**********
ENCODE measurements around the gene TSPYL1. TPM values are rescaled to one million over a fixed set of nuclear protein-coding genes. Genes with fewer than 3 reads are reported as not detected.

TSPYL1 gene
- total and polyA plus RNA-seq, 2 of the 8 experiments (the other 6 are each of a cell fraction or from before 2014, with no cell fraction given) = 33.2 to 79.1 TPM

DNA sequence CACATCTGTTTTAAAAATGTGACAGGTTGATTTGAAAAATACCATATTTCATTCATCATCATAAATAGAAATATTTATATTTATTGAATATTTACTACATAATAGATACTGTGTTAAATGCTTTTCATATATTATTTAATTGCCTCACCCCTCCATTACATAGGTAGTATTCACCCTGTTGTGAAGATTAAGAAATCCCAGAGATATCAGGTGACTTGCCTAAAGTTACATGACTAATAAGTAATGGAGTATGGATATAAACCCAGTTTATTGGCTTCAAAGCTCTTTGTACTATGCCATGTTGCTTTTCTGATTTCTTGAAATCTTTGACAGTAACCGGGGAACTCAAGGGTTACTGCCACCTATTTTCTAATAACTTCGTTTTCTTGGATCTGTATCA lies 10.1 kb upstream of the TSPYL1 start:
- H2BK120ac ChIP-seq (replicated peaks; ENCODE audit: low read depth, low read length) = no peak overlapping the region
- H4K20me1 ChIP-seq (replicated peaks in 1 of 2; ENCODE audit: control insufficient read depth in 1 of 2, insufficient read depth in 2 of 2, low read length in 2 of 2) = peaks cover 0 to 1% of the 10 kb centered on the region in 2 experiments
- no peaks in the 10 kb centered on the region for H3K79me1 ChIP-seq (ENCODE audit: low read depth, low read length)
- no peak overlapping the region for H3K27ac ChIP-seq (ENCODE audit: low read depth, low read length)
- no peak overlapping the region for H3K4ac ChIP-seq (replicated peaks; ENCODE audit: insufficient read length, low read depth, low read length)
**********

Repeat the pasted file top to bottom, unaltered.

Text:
ENCODE measurements around the gene TSPYL1. TPM values are rescaled to one million over a fixed set of nuclear protein-coding genes. Genes with fewer than 3 reads are reported as not detected.

TSPYL1 gene
- total and polyA plus RNA-seq, 2 of the 8 experiments (the other 6 are each of a cell fraction or from before 2014, with no cell fraction given) = 33.2 to 79.1 TPM

DNA sequence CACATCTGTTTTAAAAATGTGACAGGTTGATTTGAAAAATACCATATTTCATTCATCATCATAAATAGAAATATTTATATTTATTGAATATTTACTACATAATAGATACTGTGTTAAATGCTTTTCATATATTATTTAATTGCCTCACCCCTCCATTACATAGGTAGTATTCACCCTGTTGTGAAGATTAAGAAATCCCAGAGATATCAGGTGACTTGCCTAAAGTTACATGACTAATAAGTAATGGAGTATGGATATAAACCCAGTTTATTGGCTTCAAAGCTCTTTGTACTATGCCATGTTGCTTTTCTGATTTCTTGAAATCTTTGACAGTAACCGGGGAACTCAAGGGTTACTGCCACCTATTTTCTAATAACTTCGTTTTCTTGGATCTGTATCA lies 10.1 kb upstream of the TSPYL1 start:
- H2BK120ac ChIP-seq (replicated peaks; ENCODE audit: low read depth, low read length) = no peak overlapping the region
- H4K20me1 ChIP-seq (replicated peaks in 1 of 2; ENCODE audit: control insufficient read depth in 1 of 2, insufficient read depth in 2 of 2, low read length in 2 of 2) = peaks cover 0 to 1% of the 10 kb centered on the region in 2 experiments
- no peaks in the 10 kb centered on the region for H3K79me1 ChIP-seq (ENCODE audit: low read depth, low read length)
- no peak overlapping the region for H3K27ac ChIP-seq (ENCODE audit: low read depth, low read length)
- no peak overlapping the region for H3K4ac ChIP-seq (replicated peaks; ENCODE audit: insufficient read length, low read depth, low read length)